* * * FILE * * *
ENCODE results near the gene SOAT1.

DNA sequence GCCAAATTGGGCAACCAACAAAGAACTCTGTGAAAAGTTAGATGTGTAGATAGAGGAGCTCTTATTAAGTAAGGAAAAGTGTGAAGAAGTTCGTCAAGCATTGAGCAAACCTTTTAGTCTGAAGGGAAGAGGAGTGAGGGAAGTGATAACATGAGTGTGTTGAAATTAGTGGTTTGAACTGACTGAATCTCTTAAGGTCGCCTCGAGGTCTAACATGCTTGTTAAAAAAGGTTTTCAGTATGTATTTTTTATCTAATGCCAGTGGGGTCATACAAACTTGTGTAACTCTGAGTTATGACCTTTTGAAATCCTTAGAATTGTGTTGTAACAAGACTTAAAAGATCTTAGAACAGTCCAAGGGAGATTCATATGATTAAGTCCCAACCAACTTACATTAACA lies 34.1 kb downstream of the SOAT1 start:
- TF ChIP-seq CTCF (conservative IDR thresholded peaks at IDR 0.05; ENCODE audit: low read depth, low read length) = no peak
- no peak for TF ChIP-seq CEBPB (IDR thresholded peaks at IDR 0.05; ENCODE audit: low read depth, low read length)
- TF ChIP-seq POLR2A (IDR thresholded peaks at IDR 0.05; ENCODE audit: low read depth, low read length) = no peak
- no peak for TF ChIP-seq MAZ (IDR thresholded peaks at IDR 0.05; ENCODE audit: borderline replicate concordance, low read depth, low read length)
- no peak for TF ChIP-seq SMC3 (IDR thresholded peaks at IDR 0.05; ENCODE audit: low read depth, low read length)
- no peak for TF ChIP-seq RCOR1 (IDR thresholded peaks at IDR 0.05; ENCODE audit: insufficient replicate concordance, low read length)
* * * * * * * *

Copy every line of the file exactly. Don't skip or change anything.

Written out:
ENCODE results near the gene SOAT1.

DNA sequence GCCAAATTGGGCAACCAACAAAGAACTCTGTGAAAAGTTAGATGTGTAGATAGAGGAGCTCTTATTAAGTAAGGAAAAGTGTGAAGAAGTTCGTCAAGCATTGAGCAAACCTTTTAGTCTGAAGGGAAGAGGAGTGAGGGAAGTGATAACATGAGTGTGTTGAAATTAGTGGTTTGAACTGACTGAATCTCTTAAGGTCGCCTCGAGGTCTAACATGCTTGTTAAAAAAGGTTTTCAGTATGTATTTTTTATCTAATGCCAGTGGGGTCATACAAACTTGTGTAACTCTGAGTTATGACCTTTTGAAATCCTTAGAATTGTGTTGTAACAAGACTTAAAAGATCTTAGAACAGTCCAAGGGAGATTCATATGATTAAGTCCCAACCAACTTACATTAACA lies 34.1 kb downstream of the SOAT1 start:
- TF ChIP-seq CTCF (conservative IDR thresholded peaks at IDR 0.05; ENCODE audit: low read depth, low read length) = no peak
- no peak for TF ChIP-seq CEBPB (IDR thresholded peaks at IDR 0.05; ENCODE audit: low read depth, low read length)
- TF ChIP-seq POLR2A (IDR thresholded peaks at IDR 0.05; ENCODE audit: low read depth, low read length) = no peak
- no peak for TF ChIP-seq MAZ (IDR thresholded peaks at IDR 0.05; ENCODE audit: borderline replicate concordance, low read depth, low read length)
- no peak for TF ChIP-seq SMC3 (IDR thresholded peaks at IDR 0.05; ENCODE audit: low read depth, low read length)
- no peak for TF ChIP-seq RCOR1 (IDR thresholded peaks at IDR 0.05; ENCODE audit: insufficient replicate concordance, low read length)